How to remember people’s names

I had told myself I’m terrible at remembering names; that mindset was the first thing to change.

John Iovine
3 min readJul 25, 2022


You met someone a few minutes ago but have already forgotten their name. Sound Familiar. Forgetfulness doesn’t have to increase as you get older. Here are a few strategies to help you remember names better.


If you think that you are terrible at remembering names, clinical studies show you are probably correct. I used to tell people that I was terrible at remembering names. I felt if I told them this straight out, they’d be more forgiving when I eventually asked their name again. The truth is, aside from repeating their name in my head a few times, I did very little to remember their name.

People correctly assume that you are likely to remember things that are important to you. So forgetting someone’s name is a tell that they are not.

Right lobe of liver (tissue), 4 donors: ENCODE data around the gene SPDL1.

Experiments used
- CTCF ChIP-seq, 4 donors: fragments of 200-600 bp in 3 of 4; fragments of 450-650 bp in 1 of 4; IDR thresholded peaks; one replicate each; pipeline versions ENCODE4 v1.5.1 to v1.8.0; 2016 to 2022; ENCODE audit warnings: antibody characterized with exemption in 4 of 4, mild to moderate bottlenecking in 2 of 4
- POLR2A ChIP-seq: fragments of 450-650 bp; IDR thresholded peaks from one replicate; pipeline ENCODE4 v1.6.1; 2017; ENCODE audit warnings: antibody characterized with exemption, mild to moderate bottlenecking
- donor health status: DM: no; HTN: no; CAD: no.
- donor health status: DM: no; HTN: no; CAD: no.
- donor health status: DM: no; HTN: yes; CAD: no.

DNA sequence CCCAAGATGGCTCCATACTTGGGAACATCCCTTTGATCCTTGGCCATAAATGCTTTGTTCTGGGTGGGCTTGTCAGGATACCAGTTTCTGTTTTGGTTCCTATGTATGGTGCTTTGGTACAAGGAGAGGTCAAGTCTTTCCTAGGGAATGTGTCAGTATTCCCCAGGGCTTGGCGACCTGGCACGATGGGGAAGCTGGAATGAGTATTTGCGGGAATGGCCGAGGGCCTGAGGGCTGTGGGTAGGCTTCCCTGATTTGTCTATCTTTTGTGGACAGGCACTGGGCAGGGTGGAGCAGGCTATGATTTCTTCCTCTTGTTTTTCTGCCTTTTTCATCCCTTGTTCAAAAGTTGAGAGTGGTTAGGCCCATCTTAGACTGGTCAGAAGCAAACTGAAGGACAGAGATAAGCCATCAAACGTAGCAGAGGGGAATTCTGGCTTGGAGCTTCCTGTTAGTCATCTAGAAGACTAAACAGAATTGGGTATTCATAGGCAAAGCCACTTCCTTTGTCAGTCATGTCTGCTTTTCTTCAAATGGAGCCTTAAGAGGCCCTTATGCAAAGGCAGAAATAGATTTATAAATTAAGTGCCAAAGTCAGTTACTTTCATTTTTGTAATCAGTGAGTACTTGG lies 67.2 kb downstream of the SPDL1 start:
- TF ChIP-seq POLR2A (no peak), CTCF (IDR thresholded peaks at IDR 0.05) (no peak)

My mindset was the first thing that I needed to change. I learned there are no good or bad memories, only trained and untrained memory.


If you are starting a new job, entering a new educational class, or attending a seminar, or party, you know in advance that there will be new people to remember. Sleep the night before, and make sure you’re well rested. Sleep deprivation impairs your memory. Limit drinking at a party because alcohol may impair your ability to remember new information.

Do repeat the person’s name. For example, if you meet a man named John, use his name immediately. “Hi, John, are you with anyone?” But do not continually repeat his name in every conversational sentence. That kind of repetition is an obvious memory tool. But stepped repetition has been shown to work. Ten seconds after you meet someone, ask yourself, “What is his name again, John”. Then do the same at 30 seconds, one minute, two minutes and five minutes.

Another technique is to associate the name with an image. Going back to John, imagine a toilet on top of this person’s head. Or, if you like music, imagine John Lennon singing “Imagine” on his white piano in his ear. The more outrageous the image you conjure, the easier it will be to recall. The problem with this is that if you…



John Iovine

Science writer, thinker, self-experimenter, focusing on personal development and health —